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Apple and IBM's new partnership is an effort to support iOS in large businesses. Andrew Cunningham Apple and IBM are working together again. No, it's not a revival of PowerPC Macs—the two companies have entered into an agreement to strengthen Apple's position in large businesses using IBM's software, services, and partnerships. The deal focuses mostly on things that will make iOS devices more palatable to people who are used to working with tightly controlled Windows PCs. IBM will offer "more than 100 industry-specific enterprise solutions including native apps" made specifically for the iPhone and iPad under the "IBM MobileFirst Solutions for iOS" banner, though the press release isn't specific about what kind of apps those will be or what they'll enable. IBM will offer analytics and mobile device management services to businesses as well. Apple and IBM will also join forces to offer a new enterprise-specific version of AppleCare. Apple will offer users and IT workers round-the-clock phone support, and IBM will be able to provide on-site support and repair services. IBM will be able to sell and lease iOS devices to its clients. Read 1 remaining paragraphs | Comments

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Just a few of the "weaponized" capabilities from GCHQ's catalog of information warfare tools. What appears to be an internal Wiki page detailing the cyber-weaponry used by the British spy agency GCHQ was published today by Glenn Greenwald of The Intercept. The page, taken from the documents obtained by former NSA contractor Edward Snowden, lists dozens of tools used by GCHQ to target individuals and their computing devices, spread disinformation posing as others, and “shape” opinion and information available online. The page had been maintained by GCHQ’s Joint Threat Research Intelligence Group (JTRIG) Covert Internet Technical Development team, but it fell out of use by the time Snowden copied it. Greenwald and NBC previously reported on JTRIG’s “dirty tricks” tactics for psychological operations and information warfare, and the new documents provide a hint at how those tactics were executed. GCHQ’s capabilities included tools for manipulating social media, spoofing communications from individuals and groups, and warping the perception of content online through manipulation of polls and web pages’ traffic and search rankings. Originally intended to inform other organizations within GCHQ (and possibly NSA) of new capabilities being developed by the group, the JTRIG CITD team noted on the page, “We don’t update this page anymore, it became somewhat of a Chinese menu for effects operations.” The page lists 33 “effects capability” tools, as well as a host of other capabilities for collecting information, tracking individuals, attacking computers, and extracting information from seized devices. Read 8 remaining paragraphs | Comments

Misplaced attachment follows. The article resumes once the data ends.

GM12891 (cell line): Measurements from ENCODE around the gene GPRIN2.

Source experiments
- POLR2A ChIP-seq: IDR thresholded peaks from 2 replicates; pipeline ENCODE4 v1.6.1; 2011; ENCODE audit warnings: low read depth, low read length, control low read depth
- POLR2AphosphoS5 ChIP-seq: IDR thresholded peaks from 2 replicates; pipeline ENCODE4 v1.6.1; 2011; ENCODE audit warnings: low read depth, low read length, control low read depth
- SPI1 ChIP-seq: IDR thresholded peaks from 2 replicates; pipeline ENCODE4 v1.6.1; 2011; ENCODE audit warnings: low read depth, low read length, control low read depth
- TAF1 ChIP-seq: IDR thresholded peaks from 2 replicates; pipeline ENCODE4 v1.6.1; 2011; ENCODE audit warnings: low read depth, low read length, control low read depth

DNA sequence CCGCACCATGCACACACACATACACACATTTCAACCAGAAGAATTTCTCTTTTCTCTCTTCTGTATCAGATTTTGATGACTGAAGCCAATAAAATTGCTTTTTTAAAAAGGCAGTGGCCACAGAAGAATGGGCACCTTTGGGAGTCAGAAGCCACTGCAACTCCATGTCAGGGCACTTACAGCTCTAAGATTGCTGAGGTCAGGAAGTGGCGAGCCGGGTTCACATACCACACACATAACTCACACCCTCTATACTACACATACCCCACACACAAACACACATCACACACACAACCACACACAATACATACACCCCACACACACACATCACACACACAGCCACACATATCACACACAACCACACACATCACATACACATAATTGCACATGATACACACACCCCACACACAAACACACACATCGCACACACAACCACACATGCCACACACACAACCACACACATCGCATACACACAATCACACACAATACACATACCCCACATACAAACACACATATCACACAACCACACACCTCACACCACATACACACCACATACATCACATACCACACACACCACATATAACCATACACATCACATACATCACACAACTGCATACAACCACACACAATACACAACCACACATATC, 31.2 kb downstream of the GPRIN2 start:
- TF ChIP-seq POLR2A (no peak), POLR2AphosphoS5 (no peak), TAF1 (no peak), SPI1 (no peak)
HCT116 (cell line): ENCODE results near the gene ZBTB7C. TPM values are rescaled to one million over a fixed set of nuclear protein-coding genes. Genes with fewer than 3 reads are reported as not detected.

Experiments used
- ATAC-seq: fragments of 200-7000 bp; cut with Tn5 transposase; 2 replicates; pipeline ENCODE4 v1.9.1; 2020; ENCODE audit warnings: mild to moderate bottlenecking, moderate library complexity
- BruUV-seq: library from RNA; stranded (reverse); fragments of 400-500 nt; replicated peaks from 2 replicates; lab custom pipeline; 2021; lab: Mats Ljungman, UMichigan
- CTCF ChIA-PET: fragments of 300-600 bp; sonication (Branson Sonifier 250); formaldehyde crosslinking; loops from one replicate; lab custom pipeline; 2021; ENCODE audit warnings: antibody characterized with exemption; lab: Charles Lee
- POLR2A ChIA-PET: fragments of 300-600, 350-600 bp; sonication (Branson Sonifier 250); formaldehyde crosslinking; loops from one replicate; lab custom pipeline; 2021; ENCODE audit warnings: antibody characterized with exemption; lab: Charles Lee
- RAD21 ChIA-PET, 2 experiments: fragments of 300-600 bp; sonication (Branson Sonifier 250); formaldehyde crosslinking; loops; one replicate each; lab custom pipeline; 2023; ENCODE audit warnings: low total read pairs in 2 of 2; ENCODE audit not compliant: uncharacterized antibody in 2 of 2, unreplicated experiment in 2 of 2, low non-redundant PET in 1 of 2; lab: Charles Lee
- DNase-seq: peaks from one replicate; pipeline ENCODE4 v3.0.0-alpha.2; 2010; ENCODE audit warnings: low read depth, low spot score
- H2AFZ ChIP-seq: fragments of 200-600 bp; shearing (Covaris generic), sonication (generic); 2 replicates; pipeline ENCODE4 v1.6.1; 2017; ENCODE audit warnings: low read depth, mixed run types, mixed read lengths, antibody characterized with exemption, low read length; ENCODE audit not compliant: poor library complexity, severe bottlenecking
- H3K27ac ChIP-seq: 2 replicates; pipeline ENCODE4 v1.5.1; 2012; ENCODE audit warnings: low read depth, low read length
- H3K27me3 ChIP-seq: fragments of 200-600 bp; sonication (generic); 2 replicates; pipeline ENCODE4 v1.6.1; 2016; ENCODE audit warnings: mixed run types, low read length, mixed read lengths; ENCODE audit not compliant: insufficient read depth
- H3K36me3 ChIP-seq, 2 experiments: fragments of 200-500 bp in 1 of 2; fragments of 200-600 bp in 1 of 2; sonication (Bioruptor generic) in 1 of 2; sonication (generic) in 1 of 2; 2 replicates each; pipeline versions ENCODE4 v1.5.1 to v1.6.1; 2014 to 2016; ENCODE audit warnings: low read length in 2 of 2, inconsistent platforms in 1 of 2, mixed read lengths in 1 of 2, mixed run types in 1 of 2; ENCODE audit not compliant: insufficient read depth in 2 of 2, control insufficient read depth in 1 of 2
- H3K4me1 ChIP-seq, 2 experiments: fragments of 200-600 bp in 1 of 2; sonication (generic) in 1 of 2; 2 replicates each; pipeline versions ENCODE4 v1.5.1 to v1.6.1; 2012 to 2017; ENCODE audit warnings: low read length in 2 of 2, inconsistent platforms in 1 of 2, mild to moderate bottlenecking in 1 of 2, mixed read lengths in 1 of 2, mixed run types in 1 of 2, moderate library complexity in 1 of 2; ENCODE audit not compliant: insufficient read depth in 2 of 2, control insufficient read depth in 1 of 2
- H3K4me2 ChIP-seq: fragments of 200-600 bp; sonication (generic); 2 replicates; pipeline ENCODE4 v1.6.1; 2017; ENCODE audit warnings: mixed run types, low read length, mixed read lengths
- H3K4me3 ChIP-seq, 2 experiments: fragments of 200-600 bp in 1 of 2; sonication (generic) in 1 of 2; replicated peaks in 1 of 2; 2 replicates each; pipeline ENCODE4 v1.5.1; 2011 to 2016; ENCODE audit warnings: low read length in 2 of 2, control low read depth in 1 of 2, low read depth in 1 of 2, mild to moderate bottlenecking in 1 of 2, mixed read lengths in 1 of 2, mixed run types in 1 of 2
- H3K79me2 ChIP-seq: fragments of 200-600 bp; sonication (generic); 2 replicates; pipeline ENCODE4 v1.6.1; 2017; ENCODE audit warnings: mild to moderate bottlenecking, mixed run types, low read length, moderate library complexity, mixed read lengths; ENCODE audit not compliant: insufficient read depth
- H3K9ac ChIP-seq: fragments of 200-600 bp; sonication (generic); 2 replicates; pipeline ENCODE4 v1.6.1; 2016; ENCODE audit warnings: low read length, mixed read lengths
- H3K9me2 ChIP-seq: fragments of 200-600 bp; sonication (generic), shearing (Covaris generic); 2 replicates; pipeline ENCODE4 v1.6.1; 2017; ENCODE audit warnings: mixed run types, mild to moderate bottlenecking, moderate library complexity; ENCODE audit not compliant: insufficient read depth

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"You should be able to use the Web without fear that a criminal or state-sponsored actor is exploiting software bugs to infect your computer, steal secrets, or monitor your communications," writes Google security researcher Chris Evans. To help make that a reality, Google has put together a new team of researchers whose sole purpose is to find security flaws in software—any software—that's used on the Internet. Google employees have found and reported security flaws in the past, but only as a part-time effort. The new "Project Zero" team will be dedicated to hunting for the kind of exploitable flaws that could be used to spy on human rights activists or conduct industrial espionage. Aiming to disrupt targeted attacks, the team will look at any software that's depended on by a large number of people. Project Zero will report bugs it finds only to the software vendor, and it will give those vendors 60 to 90 days to issue patches before public disclosure. This time frame may be reduced for bugs that appear to be actively exploited. Read 4 remaining paragraphs | Comments

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Steven Depolo There are a lot of good things for Comcast in the Federal Communications Commission’s network neutrality proposal, and Comcast is smart enough to recognize it. Today, Comcast Executive VP David Cohen announced that “we support the FCC putting in place legally enforceable rules to ensure that there is a free and open Internet, including transparency, no blocking, and anti-discrimination rules.” Comcast submitted a 71-page filing to the FCC in which Senior VP of Regulatory Affairs Kathryn Zachem laid out the reasons for the company’s support. The rules are so good, Comcast said, that it might be wise to apply them to cellular carriers as well as fixed Internet providers. Read 17 remaining paragraphs | Comments